“Stranger” by Sherwood Smith and Rachel Manija Brown (Viking Books for Young Readers, 2014)

Stranger
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Welcome to the quaint little town of Las Anclas, located on the edge of nowhere. It’s a frontier town with high surrounding walls and guards constantly watching from above. Interestingly, those guards are all ages from teenagers to adults, and they all look like they know how to handle those weapons they’re carrying.

In this harsh world, places like Las Anclas are necessary refuges. You’re either a normal human or a mutant who is “Changed,” giving you special powers and abilities. There are those who will respect you for being different and others who will despise you, even inside those safe town walls, so watch your back.

Ross Juarez has just escaped death from a bounty hunger and the lethally dangerous crystalline trees and has made it to Las Anclas, seeking refuge. There he will make friends, but also enemies. He is also in possession of a special ancient book written in a language he can’t read.

Stranger is one of the few post-apocalyptic young adult books to earn its place next to Hunger Games. The diversity of the cast make this made-up world a completely believable one. The science fiction elements leave you shivering with fright, but also wanting to understand more. By the end of the book, you’ll be looking for the sequel; fortunately there is one.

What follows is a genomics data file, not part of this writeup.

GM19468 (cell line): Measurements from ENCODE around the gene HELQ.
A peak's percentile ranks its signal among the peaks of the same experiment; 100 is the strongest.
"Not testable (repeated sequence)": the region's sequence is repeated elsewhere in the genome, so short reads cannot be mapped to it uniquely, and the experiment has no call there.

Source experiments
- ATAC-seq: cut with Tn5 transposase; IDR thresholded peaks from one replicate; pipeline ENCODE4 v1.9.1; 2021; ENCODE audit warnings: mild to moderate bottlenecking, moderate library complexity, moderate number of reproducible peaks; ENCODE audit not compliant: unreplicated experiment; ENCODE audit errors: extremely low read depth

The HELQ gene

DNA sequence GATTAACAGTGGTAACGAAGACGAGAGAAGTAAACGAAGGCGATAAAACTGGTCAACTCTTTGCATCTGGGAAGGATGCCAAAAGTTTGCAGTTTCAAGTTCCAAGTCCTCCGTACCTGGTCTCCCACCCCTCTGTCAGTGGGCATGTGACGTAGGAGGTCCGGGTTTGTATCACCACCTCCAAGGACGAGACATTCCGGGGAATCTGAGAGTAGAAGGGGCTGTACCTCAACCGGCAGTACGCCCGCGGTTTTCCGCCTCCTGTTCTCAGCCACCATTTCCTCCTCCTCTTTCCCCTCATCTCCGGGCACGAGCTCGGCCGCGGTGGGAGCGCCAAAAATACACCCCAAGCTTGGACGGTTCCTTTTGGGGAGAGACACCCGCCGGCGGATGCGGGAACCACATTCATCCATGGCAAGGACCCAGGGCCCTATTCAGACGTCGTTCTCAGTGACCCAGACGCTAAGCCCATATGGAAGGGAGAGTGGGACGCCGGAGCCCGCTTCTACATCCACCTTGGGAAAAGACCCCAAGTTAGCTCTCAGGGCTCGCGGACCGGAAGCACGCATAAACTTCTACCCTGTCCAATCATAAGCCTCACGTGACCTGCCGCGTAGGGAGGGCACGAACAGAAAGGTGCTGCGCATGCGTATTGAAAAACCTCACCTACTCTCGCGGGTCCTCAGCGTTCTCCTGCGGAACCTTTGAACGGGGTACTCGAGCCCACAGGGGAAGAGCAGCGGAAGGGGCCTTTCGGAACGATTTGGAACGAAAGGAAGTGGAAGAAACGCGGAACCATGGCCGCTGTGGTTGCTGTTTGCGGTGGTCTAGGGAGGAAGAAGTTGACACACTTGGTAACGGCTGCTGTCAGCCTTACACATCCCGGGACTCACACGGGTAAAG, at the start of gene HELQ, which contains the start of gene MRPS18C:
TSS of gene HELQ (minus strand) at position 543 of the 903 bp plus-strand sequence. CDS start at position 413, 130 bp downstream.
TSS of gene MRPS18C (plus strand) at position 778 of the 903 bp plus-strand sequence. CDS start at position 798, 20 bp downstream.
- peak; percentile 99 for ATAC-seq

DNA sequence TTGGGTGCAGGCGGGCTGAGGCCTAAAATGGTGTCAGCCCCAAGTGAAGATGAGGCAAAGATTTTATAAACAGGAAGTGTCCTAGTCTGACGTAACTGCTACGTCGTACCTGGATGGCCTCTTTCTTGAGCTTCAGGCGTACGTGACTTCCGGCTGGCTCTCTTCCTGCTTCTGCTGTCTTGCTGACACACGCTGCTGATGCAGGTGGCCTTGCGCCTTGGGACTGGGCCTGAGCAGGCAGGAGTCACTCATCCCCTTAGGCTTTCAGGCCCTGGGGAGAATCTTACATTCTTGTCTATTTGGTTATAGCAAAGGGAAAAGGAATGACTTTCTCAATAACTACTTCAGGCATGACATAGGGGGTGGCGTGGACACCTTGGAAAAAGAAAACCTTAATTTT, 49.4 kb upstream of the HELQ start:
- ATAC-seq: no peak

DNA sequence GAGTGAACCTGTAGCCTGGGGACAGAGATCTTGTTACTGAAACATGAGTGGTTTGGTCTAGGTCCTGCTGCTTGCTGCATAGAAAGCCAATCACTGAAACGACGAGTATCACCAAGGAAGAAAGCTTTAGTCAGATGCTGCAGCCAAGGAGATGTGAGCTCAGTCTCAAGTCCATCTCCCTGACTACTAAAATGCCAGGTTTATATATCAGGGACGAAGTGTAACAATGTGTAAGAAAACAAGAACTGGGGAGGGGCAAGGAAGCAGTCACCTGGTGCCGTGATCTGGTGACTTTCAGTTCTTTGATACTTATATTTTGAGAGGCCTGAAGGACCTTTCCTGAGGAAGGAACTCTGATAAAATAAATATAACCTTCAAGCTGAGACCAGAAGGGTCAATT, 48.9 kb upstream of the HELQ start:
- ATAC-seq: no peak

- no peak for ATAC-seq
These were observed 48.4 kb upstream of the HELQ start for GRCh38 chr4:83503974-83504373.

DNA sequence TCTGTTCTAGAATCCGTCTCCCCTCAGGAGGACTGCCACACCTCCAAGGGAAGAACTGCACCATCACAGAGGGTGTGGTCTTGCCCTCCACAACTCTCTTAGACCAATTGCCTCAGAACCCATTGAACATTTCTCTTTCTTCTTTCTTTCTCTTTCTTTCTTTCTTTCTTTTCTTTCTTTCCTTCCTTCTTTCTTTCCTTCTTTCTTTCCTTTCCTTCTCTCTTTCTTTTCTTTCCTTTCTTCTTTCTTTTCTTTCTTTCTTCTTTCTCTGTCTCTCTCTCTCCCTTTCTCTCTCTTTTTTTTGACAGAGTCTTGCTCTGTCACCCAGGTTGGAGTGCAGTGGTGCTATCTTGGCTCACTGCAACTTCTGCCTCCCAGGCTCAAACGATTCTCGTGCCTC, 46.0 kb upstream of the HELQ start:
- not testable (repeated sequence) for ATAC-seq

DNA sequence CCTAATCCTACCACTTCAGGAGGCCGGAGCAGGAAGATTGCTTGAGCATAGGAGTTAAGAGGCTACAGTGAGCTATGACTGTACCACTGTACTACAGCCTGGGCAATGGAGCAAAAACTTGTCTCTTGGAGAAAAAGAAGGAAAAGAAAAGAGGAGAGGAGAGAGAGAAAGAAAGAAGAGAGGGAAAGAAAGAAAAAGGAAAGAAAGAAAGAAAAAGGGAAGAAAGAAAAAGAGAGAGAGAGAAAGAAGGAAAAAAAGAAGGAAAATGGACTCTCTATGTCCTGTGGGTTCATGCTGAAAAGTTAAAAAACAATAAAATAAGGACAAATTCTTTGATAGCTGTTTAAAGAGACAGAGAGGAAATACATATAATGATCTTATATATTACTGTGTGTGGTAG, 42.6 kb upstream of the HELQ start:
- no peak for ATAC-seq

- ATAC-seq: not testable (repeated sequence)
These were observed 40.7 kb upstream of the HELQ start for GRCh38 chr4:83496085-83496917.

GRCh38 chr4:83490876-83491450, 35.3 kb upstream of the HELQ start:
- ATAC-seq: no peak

Originally written on March 19, 2015 ©Alex C. Telander.

To purchase a copy of Stranger from Bookshop Santa Cruz, and help support BookBanter, click HERE.

“Steelheart” by Brandon Sanderson (Delacorte, 2013)

Steelheart
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It seems that whenever Brandon Sanderson puts his head down to write something, the resulting story is usually an incredible one that any reader will enjoy. The man is talented; it’s as simple as that. Sanderson had a second young adult novel come out in 2013, after the Rithmatist, and kicks off a new young adult series called The Reckoners with Steelheart. It’s your classic fantasy tale of superheroes, except all the superheroes in this book happen to be supervillains.

It all started with a strange comet and an even t that came to be known as the cataclysm where a certain number of the population gained superpowers and became known as Epics. David got to experience the supreme power of epics first hand when he was at a bank in Chicago, when the epic Steelheart murdered his father. Since then, ten years have passed and David, while living through hard times, has devoted every spare moment to learn what he can about the epics of the world.